Hector MacQueen 'Restrictive covenants in Scotland' (1990) Journal of Business Law 341-345
Hector MacQueen 'Desuetude, the cessante mazim and trial by combat in Scots law' (1986) Journal of Legal History 90-97
Hector MacQueen, A.D.M. Forte 'Contract procedure and formation and the battle of the forms' (1986) Journal of the Law Society of Scotland 31 224-229
Hector MacQueen, A. Borthwick 'Three fifteenth century cases' (1986) Juridical Review xxxi 123-151
Hector MacQueen 'Pleadable brieves, pleading and the development of Scots law' (1986) Law and History Review iv 403-422
Hector MacQueen 'Mackenzie's Institutions in Scottish legal history' (1984) Journal of the Law Society of Scotland 29 498-501
Hector MacQueen 'The Wee McGlen case: representations of Scottishness, passing off and unfair trading' (1983) European Intellectual Property Review 18-20
Hector MacQueen 'Dissasine and mortancestor in Scots law' (1983) Journal of Legal History iv 21-49
Hector MacQueen, W.J. Windram 'The Sources and Literature of Scots Law: a select critical bibliography' (1983) Journal of Legal History iv 1-20
Hector MacQueen 'The Monopolies Commission and the Scottish factor' (1982) Journal of Business Law 316-319
Hector MacQueen 'The brieve of right in Scots law' (1982) Journal of Legal History iii 52-70
Hector MacQueen '"It's in the Post!" Distance Contracting in Scotland 1681-1855' in Frankie McCarthy James Chalmers Stephen Bogle (eds) Essays in Conveyancing and Property Law in Honour of Professor Robert Rennie (Open Book Publishers, 2015) pp 47-71
Abstract: Analysis of the development of offer-acceptance analysis in contract formation, in particular the postal acceptance rule, in Scots law between 1681 (Stair's Institutions) and 1855 (the decision of the Court of Session in Thomson v James).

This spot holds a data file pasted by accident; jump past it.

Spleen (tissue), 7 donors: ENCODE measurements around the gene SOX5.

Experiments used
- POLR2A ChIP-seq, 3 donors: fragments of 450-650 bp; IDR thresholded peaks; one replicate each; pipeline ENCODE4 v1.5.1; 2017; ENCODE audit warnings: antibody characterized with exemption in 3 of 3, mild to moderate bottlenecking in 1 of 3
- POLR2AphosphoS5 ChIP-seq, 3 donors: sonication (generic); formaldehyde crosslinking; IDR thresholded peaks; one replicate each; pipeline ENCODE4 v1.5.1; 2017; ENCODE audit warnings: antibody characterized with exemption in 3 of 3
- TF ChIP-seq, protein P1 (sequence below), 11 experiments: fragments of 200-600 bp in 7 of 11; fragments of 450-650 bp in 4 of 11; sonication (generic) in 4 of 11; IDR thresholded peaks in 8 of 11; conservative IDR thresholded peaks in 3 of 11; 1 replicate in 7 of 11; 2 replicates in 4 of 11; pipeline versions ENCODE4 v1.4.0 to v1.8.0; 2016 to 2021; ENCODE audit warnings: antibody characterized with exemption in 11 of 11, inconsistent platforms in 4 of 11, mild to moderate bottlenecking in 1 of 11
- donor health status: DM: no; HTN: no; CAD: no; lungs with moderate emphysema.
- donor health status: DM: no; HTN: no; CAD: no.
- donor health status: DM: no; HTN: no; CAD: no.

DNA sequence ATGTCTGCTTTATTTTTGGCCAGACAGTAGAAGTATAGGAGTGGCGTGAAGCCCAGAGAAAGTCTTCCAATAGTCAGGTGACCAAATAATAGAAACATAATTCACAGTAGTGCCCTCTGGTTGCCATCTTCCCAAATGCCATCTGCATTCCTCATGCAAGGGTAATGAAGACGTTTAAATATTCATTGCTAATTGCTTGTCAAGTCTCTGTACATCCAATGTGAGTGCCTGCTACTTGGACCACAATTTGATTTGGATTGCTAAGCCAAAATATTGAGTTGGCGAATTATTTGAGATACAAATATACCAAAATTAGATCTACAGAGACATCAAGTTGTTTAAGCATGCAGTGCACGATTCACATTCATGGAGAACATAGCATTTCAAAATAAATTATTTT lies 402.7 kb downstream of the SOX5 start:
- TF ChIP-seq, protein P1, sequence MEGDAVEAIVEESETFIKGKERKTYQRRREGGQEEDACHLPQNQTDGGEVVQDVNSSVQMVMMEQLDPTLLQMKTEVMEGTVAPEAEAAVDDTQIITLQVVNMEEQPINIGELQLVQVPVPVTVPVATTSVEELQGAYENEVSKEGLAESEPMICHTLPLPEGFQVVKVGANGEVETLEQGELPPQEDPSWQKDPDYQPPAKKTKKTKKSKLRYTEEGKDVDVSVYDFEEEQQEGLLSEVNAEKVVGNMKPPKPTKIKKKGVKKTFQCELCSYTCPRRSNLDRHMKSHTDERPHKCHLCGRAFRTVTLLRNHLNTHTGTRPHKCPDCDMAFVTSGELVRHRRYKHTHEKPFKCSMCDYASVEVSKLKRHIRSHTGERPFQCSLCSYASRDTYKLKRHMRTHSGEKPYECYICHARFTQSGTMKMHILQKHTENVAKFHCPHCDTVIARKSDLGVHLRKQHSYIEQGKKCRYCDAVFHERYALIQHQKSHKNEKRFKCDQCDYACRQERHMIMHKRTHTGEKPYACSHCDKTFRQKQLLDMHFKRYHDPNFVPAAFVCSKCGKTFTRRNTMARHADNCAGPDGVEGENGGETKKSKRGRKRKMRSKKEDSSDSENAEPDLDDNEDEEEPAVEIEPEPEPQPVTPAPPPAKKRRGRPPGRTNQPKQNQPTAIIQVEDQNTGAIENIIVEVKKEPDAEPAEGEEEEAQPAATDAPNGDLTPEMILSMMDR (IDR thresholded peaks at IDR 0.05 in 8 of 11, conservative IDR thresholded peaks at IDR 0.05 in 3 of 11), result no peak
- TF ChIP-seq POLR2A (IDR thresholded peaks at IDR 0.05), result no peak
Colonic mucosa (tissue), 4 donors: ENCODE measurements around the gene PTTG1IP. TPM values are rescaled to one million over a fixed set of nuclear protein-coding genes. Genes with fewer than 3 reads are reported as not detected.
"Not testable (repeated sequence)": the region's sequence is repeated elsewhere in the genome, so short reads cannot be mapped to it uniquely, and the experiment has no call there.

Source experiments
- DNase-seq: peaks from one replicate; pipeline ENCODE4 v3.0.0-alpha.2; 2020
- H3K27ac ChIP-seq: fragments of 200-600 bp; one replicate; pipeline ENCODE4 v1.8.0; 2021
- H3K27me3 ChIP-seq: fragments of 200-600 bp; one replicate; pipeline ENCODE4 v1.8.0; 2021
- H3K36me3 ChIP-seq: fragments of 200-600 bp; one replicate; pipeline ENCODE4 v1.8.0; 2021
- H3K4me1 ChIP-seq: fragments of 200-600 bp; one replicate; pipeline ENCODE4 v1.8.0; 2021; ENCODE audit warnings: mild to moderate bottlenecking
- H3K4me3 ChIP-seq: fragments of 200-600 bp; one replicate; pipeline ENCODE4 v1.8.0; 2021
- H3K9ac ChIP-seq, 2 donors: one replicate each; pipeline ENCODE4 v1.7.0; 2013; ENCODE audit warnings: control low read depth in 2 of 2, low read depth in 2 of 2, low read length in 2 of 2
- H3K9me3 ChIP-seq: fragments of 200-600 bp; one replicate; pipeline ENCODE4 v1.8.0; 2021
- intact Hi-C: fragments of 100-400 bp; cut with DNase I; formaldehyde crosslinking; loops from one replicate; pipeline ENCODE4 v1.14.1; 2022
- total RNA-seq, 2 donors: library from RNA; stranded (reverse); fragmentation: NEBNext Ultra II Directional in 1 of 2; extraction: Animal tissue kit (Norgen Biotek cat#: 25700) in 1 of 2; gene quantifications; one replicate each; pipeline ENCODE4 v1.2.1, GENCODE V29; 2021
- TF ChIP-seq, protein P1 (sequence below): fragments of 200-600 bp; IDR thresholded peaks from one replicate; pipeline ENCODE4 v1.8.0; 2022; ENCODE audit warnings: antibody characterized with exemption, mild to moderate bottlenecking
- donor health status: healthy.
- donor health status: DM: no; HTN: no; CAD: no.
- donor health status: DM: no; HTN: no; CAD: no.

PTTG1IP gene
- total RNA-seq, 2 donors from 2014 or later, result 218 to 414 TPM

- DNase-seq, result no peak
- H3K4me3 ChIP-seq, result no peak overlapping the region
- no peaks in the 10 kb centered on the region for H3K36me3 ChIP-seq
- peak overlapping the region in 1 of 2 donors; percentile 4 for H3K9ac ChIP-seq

Hector MacQueen 'Alan Peacock dissenting: the problem of devolution' in Ray Perman (eds) Alan Peacock Dissenting: Essays on the Life and Work of the Founder of The David Hume Institute (David Hume Institute, Edinburgh, 2015) pp.15-21
Abstract: Critical analysis of Alan Peacock's dissent (with Lord Crowther-Hunt) to the majority report of the Kilbrandon Report on the Constitution (1973), arguing that the failure of the dissent to take full account of the separateness of the English & Welsh, Scottish and Northern Irish legal jurisdictions was its fatal flaw; a problem of continued relevance to current debates on devolution and "English votes for English laws".
Hector MacQueen 'Tame Magnates? The Justiciars of Later Medieval Scotland' in Steve Boardman and Julian Goodare (eds) Kings, Lords and Men in Scotland and Britain, 1300-1625: Essays in Honour of Jenny Wormald (Edinburgh University Press, 2014) pp 93-120
Abstract: This article reviews the men who acted as justiciars north and south of the Forth for the Scottish Crown in the later medieval period. Every single justiciar is tracked, and some broad patterns emerge. The article raises questions about the development of the most important judicial offices in the kingdom of the Scots and what seems to have been a slow shift in the social origins and standing of the men who occupied them. The analysis broadly supports Jenny Wormald's view that the aristocracy were heavily, and benficially, involved in the formal and informal government of the late medieval realm and did not represent an obstacle to good rule.